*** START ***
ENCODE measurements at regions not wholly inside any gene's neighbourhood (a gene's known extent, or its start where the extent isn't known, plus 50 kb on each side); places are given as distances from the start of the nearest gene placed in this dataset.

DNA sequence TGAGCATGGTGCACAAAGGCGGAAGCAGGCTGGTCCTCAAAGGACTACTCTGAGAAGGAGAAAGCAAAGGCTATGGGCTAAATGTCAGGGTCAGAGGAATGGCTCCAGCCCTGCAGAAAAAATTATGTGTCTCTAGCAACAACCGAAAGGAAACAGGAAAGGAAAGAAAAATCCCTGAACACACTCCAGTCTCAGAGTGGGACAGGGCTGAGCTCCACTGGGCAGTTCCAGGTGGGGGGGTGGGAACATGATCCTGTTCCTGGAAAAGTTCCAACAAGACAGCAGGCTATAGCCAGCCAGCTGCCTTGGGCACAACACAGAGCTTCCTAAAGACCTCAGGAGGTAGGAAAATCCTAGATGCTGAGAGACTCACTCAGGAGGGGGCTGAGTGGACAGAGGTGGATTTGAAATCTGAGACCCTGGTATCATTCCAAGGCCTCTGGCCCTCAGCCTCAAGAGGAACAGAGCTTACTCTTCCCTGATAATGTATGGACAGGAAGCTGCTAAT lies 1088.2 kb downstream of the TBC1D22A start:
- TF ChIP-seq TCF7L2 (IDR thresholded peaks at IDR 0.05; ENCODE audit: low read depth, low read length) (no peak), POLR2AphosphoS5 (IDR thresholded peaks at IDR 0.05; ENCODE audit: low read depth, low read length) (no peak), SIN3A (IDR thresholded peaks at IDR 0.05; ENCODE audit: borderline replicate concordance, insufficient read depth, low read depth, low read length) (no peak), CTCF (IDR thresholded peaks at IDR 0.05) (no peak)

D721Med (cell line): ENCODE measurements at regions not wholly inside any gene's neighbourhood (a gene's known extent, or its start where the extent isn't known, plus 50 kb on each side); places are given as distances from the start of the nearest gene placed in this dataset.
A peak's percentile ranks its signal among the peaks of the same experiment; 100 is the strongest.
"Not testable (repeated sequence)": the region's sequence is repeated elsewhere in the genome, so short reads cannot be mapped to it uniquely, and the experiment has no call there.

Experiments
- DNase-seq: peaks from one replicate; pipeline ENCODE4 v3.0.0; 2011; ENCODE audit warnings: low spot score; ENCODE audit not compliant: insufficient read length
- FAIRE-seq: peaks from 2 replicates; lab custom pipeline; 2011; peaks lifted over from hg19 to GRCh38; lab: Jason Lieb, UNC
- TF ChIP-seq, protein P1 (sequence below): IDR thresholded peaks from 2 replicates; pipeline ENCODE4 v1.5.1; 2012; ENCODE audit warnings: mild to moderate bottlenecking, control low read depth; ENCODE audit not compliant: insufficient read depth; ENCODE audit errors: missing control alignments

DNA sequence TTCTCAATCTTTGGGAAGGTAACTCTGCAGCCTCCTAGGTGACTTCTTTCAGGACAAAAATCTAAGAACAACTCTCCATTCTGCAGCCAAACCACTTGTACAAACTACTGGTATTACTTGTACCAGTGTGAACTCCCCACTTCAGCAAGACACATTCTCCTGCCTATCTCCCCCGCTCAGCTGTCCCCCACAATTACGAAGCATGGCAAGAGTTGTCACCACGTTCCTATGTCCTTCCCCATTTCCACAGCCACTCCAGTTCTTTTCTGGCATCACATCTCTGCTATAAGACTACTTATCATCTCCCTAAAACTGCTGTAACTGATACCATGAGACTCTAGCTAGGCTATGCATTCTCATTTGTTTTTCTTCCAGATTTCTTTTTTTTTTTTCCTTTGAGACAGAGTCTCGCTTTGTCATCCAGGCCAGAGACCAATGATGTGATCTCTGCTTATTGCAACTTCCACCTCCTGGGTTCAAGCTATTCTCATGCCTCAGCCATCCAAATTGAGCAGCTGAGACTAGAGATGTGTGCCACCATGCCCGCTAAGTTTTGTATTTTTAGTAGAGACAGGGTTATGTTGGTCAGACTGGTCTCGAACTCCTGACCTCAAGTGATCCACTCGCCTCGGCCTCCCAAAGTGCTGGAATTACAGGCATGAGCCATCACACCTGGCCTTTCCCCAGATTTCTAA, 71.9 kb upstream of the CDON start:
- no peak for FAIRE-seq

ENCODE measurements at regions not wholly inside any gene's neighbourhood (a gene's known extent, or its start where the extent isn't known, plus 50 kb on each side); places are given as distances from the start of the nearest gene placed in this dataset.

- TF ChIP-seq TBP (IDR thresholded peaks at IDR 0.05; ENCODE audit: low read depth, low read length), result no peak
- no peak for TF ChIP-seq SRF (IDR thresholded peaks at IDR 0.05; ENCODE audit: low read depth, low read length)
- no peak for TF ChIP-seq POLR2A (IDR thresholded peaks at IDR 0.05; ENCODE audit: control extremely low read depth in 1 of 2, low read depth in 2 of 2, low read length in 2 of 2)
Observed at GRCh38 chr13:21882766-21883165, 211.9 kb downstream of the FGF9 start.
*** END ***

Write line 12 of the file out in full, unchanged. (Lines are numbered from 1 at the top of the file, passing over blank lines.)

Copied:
- no peak for FAIRE-seq